But first - because I just know you've all been on pins and needles awaiting the update - I can confirm that the sperm have left the building and are now, as I type, nestled safely in the andrology lab awaiting results. What can I say ladies? Thanks for all your comments, commiserations and solidarity over my husband's ability to embrace Zen and the Art of Reproductive Uncertainty. Yesterday he made good and did his small part. And I have no doubt that he would be delighted/horrified at the thought of so many strangers over the interwebs cheerleading his masturbatory efforts. I spared him that detail.
The truth is, it wasn't the first time he's had to do it and it likely won't be the last, so it's not like we didn't know the drill. We are lucky enough to be only 20 minutes from the hospital, so it's possible for him to do his thing at home, aided by me, and drop it straight at the lab, (as many of you suggested).
Oh wait, you didn't actually want to know all that? Oops. Sorry...
Anyway. So yes, that's done. Again. Not that I'm sure it really matters. Will it get us any closer to confronting the eventuality of IVF? Will it provide any answers? What are the questions again? Even I'm getting bored with this dinner table talk.
But none of that is really what I want to dwell on right now. Instead, I'd like to share with you a piece of medical wisdom which H gleaned from the doctor, perhaps entirely obliterating the necessity for his sperm sample at all. A kind of old husband's tale, if you will.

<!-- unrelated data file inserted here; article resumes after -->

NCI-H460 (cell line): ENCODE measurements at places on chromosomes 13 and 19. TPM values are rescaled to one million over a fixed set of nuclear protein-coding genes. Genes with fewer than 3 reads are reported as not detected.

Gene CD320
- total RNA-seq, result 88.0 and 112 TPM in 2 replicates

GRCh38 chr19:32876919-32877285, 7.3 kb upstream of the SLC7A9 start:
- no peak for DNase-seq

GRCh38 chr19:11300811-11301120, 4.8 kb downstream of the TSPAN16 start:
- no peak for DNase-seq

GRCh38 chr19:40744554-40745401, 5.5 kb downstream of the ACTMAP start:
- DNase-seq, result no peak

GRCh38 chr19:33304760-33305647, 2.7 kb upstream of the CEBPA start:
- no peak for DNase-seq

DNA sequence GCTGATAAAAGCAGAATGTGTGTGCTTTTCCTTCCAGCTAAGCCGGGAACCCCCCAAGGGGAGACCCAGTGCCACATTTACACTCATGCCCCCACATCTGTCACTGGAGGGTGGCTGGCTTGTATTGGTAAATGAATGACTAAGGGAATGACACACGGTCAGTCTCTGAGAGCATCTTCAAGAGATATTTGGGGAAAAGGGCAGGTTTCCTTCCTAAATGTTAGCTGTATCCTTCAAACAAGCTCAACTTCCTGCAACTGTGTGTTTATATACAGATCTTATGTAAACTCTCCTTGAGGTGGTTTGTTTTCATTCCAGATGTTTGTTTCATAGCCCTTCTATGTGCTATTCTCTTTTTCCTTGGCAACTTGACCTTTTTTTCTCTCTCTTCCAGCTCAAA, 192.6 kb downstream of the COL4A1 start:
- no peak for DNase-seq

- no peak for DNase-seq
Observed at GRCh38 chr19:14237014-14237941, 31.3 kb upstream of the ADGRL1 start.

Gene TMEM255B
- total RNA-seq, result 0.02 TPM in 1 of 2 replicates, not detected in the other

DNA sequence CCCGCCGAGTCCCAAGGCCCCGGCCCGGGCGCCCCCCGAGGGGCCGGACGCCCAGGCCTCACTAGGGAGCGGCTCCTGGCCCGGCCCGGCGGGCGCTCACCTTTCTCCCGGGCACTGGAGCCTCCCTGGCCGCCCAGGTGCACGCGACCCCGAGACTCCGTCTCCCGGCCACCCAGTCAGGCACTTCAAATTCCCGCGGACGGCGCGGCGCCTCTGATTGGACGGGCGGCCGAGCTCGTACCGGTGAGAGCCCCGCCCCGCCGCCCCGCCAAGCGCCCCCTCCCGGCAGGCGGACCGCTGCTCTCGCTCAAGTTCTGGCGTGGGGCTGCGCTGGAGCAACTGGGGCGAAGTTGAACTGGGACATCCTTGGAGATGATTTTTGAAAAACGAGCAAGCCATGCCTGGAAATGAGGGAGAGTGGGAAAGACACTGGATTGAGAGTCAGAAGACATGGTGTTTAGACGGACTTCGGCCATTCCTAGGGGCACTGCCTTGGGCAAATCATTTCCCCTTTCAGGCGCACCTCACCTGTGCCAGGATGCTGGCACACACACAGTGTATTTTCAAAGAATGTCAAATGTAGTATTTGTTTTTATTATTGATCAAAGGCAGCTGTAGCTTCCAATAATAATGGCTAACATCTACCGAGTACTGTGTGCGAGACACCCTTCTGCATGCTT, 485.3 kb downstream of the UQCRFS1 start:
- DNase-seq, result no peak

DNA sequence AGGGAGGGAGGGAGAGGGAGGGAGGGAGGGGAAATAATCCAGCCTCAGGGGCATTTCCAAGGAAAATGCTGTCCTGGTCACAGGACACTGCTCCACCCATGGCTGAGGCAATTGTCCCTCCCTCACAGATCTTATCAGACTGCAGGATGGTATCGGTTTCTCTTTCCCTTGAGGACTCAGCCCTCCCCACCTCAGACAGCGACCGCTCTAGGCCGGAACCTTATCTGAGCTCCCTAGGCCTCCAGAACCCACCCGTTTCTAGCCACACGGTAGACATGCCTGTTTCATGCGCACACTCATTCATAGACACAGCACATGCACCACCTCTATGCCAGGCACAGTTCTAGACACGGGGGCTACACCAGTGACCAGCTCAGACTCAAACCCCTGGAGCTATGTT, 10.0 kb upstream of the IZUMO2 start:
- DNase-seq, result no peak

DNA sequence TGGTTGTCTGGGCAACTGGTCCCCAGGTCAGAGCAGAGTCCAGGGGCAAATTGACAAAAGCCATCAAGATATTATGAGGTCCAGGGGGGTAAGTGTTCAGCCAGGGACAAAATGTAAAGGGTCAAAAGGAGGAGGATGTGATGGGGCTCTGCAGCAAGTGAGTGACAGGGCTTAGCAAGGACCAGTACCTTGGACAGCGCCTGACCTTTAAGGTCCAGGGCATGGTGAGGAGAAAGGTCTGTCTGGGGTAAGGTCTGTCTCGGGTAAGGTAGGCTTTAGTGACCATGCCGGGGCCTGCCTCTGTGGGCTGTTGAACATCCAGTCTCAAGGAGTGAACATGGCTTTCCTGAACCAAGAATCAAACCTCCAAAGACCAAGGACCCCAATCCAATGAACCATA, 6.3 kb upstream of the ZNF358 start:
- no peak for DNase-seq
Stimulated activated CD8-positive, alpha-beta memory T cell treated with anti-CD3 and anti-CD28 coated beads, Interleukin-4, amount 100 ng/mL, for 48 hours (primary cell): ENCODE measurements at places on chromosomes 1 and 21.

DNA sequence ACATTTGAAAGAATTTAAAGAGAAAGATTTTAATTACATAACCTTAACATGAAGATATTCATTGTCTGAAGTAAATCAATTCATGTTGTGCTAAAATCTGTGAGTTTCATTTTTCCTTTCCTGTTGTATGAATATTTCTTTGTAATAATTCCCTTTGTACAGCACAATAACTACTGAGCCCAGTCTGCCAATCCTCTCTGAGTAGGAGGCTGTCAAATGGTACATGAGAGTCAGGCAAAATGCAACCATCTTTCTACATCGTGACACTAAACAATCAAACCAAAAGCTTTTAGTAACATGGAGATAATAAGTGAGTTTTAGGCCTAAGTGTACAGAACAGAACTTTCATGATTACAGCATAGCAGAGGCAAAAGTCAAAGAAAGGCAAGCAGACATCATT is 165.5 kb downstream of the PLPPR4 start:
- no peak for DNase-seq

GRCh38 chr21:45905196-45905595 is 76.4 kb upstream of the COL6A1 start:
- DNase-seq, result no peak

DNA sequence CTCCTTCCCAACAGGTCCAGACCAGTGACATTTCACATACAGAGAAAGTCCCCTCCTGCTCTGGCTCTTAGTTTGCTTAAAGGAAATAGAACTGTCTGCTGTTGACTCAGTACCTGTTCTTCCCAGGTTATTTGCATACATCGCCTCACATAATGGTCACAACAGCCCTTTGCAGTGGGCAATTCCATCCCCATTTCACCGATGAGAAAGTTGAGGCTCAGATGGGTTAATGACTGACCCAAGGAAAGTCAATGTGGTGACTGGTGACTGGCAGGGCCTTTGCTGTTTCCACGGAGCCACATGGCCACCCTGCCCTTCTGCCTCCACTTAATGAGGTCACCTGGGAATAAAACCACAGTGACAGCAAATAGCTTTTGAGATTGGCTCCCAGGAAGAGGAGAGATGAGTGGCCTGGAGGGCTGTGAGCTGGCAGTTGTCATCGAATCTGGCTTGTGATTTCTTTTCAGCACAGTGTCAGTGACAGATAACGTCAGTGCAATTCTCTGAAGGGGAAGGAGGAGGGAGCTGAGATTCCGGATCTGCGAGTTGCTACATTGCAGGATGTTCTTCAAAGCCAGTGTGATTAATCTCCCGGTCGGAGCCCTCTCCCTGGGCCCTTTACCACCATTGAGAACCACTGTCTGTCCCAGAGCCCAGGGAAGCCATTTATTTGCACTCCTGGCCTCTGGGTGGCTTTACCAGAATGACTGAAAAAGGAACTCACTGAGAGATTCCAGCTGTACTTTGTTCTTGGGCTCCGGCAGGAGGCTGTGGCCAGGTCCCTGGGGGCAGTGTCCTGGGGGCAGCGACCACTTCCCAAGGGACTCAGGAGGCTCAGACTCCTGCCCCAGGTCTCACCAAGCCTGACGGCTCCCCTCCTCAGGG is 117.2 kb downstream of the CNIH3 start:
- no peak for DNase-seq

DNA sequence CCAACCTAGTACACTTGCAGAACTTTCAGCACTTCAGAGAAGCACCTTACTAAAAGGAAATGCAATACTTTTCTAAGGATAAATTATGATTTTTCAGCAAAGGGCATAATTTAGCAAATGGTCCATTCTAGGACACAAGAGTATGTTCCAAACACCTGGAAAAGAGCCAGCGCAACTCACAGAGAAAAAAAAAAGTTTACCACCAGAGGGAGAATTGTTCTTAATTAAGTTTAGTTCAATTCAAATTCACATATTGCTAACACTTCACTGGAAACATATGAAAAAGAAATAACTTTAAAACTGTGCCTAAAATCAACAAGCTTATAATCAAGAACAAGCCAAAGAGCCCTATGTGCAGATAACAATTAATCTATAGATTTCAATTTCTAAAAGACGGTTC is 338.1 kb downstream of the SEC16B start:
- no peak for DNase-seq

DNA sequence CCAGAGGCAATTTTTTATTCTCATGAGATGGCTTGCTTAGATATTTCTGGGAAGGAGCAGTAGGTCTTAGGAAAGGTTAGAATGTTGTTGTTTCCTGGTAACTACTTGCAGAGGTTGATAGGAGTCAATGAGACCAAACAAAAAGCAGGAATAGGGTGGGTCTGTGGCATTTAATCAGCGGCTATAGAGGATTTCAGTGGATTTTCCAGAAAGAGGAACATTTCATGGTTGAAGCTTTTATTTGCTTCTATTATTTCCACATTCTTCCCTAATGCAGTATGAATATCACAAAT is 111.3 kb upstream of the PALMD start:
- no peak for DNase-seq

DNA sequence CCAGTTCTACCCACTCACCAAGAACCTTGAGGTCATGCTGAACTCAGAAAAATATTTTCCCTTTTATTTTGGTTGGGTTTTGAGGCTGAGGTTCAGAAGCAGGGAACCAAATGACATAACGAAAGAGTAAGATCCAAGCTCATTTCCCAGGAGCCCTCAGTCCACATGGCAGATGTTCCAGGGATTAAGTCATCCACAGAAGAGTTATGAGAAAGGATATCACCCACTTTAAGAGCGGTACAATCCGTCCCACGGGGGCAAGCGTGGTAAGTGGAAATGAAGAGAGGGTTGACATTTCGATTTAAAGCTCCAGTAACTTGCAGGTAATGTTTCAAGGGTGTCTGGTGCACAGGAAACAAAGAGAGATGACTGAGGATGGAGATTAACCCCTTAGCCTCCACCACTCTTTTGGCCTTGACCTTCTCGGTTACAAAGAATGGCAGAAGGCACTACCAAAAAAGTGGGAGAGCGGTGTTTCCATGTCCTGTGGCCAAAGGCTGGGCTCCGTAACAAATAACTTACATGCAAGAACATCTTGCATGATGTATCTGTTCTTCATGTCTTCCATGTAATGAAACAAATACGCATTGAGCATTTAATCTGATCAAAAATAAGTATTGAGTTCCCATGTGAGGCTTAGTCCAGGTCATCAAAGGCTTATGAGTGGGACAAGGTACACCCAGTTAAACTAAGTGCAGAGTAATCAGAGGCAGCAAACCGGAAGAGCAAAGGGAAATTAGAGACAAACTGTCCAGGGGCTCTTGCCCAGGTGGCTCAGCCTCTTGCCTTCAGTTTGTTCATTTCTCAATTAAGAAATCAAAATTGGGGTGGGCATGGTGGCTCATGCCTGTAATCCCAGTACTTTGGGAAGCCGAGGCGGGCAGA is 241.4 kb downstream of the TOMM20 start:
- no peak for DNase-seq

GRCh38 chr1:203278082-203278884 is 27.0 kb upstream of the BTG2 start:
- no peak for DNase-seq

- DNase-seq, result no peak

Because of a paperwork mixup, he had to first go to the GP's office to get a signature to send along to the lab. A minor inconvenience, but no big deal. Except that when he asked for the signature, the (male) doctor thought it worthwhile to cheerily provide some becalming (and unsolicited) assurance.
I wouldn't worry. Usually it's a problem with the woman anyway.
Yes, really. (Because, ya know, usually is a totally, scientifically valid, quantitative measure of data analysis.)
To which H, like the consummate feminist social scientist that he is, calmly replied that perhaps if the medical establishment weren't so patriarchal in its vision of the ideal body, it might ask a different set of questions entirely. And also pointed out that really, an approach which seeks to assign blame for the problem on the basis of a clear division of the sexes (or anything else, for that matter), might actually, possibly, just be missing the point anyway, being that this is not really the height of good practice in person-centred care.
(Not that I'm sure the doctor realized he was providing anything but wonderful, reassuring, person-centred care to one of the boys.) I only wish I could have been there.
I will say this though. H may not always get it, and he may unwittingly pose frustrating barriers to this whole process in the form of occasional foot dragging...
I am so in love with my husband at moments like these.
|Insert appropriate comment about patriarchal medicine and the male gaze. Source.|